Center for Research Libraries - Global Resources Network

Resources for

CRL Collections

    CRLs collection supports research and instructional needs in anthropology with monographs, periodicals, and primary source material. Primary emphasis is on ethnography and cultural and social anthropology. Government records of colonial and post-colonial periods of European empires, as well as dissertations examining the socio-economic and political institutions that evolved during colonial periods are important elements of the collection. Works on folklore and other related literary sources can also be found. The collection is primarily in Russian and English. Collecting in this area continues through the purchase programs and CRLs exchange program with the Russian Academy of Sciences.

    The references below feature the strengths of CRLs holdings in this subject area. Links point to more detailed descriptions in our catalog, as well as to digital versions of the content or digitized finding aids for microfilm where available.

    Conference Proceedings

    World anthropology: papers and conference proceedings
    International Congress of Anthropological and Ethnological Sciences
    Mouton

    Papers prepared for the 7th, 9th, and 10th International Congresses of Anthropological and Ethnological Sciences.

    Catalog Record

    Manuscripts

    Microfilm collection of manuscripts on Middle American cultural anthropology.
    Dept. of Photographic Reproduction, University of Chicago Library
    1945–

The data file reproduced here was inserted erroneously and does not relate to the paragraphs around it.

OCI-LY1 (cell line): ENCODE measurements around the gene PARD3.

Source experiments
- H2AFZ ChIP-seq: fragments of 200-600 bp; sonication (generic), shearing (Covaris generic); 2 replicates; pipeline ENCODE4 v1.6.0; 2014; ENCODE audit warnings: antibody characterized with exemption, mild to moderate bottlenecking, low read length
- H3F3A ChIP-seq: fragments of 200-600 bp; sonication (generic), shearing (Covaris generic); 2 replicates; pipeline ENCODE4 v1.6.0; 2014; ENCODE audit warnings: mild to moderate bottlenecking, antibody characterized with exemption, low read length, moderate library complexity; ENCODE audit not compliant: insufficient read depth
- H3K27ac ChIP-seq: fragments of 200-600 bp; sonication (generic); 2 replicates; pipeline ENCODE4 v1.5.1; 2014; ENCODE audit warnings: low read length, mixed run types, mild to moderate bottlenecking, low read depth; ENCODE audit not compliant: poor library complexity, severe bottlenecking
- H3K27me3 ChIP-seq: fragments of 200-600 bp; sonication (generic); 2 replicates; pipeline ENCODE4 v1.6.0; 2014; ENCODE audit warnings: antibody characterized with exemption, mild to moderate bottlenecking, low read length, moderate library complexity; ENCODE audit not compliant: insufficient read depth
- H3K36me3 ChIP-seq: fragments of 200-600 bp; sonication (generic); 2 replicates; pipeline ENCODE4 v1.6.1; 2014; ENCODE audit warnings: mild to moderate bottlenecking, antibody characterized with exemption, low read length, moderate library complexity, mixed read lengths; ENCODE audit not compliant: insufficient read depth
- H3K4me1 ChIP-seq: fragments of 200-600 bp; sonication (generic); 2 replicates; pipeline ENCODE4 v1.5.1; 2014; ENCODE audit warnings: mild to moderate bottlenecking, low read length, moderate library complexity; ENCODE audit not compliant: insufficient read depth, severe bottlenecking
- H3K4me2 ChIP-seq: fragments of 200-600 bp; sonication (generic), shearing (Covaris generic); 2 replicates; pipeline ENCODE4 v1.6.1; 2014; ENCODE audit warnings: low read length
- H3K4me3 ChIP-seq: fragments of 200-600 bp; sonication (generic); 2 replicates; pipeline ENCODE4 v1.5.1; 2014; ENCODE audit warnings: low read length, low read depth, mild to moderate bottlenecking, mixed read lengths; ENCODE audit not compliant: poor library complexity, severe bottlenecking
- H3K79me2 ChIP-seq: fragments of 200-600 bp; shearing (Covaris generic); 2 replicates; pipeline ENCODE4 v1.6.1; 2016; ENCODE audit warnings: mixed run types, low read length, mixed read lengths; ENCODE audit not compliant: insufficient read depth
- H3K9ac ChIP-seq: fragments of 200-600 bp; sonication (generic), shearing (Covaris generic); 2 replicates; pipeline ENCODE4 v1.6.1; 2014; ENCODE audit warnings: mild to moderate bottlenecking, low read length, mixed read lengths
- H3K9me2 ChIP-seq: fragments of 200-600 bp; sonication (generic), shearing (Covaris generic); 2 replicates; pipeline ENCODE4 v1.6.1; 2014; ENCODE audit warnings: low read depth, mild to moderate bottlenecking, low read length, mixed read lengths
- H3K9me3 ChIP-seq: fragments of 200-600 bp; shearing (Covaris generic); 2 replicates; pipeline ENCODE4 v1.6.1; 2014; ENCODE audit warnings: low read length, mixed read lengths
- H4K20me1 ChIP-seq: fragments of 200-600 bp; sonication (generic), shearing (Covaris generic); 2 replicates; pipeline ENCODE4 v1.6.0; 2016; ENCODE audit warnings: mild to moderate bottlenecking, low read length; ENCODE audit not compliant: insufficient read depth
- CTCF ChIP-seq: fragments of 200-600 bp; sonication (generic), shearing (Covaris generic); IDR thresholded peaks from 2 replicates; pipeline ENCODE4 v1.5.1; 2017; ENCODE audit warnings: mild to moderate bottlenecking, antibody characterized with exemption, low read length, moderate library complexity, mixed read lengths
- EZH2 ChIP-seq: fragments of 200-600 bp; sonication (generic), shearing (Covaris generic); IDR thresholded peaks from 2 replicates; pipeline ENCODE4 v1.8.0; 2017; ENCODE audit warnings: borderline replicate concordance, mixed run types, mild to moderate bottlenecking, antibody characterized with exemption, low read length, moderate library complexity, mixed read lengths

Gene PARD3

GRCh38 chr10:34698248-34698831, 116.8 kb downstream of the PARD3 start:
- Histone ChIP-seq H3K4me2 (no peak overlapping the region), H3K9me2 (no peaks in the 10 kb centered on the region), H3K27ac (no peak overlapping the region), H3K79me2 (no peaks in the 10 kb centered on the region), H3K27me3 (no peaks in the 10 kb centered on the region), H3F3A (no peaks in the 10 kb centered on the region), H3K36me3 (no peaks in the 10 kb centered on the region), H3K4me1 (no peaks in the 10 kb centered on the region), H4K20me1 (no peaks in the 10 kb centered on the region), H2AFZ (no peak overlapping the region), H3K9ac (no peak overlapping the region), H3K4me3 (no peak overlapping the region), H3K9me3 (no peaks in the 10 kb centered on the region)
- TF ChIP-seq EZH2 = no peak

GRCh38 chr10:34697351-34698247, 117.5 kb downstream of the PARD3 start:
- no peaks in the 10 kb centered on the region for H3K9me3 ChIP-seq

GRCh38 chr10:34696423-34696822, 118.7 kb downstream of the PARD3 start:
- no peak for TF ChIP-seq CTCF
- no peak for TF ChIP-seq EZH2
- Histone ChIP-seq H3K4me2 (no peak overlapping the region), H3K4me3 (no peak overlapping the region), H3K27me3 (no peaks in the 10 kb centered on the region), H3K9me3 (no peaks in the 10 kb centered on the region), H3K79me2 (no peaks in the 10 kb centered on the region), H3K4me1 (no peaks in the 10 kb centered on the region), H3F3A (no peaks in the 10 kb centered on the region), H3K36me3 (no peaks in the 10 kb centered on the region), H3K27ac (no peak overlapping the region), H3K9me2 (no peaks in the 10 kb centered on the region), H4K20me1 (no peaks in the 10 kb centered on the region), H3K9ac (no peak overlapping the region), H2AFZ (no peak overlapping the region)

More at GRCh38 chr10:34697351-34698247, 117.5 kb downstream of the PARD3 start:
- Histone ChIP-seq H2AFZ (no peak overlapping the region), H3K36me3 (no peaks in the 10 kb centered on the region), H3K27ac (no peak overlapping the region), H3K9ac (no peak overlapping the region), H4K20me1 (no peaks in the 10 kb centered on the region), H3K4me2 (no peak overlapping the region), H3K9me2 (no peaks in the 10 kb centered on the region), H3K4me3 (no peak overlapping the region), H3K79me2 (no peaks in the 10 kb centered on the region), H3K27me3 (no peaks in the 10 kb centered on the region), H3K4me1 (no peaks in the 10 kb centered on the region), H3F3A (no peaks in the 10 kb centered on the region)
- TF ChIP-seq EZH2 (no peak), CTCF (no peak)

The set reproduces in microfilm copies of typewritten manuscripts in the University of Chicago library. The materials primarily are about the peoples of the Americas and include field notes, grammars, concordances, reports, etc. Series has three titles:

    1. Microfilm Collection of Manuscripts on Middle American Cultural Anthropology (No. 1–51; 1945–56)
    2. Microfilm Collection of Manuscripts on American Indian Cultural Anthropology (No. 52–91; 1957–71)
    3. Microfilm Collection of Manuscripts on Cultural Anthropology (No. 92/94; 1971–)

    CRL holdings include:

    • Series I–IX (items 1–64) of this collection, which are individually cataloged in CRL’s OPAC.
    • Series X–LXVIII (items 65–66, 70–72, 76–98, 11, 103, 106, 108–13, 115–17, 120–23, 126–132, 136, 141–46, 156–161, 165–171, 175–76, 180–91, 195–96, 200–08, 221, 226–27, 231–36, 241–47, 251–52, 256–57, 261–62, 266, 271–94, 296–97, 301–06, 316–19, 321–25, 336, 351, 361, 368).
    Guide

    Personal Papers

    Ephraim George Squier Papers, 1841-84
    Squier, E. G. (Ephraim George), 1821–88
    1841–84

    Correspondence and other papers of this archaeologist, diplomat, and businessman who served in U.S. diplomatic posts in Central and South America. His writings show interest in anthropology and ethnology.

    The papers are arranged in the following series: General Correspondence; Honduran Representatives File; Honduras Interoceanic Railway File; Speech, Article, and Book File; Miscellany; and Addition.

    Author’s works held by CRL

    Catalog Record · Guide
    Professional correspondence of Franz Boas.
    Boas, Franz
    Scholarly Resources
    1878–1943

    GUIDE: Professional correspondence of Franz Boas: guide to the microfilm collection. E-4531 Boas’ correspondence in English and German, from 1878 to 1943. Due to his central role in American anthropology from the early 1900s to his 1943 death, Boas’ writing offers insight into the development of modern anthropology and of ideas of race and culture. Boas played a central role in American academic anthropology from the early 1900s to his death in 1943, and his work is extremely important for any historian who wishes to trace the development of modern American anthropology. Boas' career and writings offer important insights into the modern history of ideas of race and culture, and the institutional development and disciplinary coalescence of modern anthropology. His professional life also is a convenient focus for historians interested in chronicling the intellectual shift from evolutionary to historical and functionalist modes of ethnological analysis.

    Catalog Record

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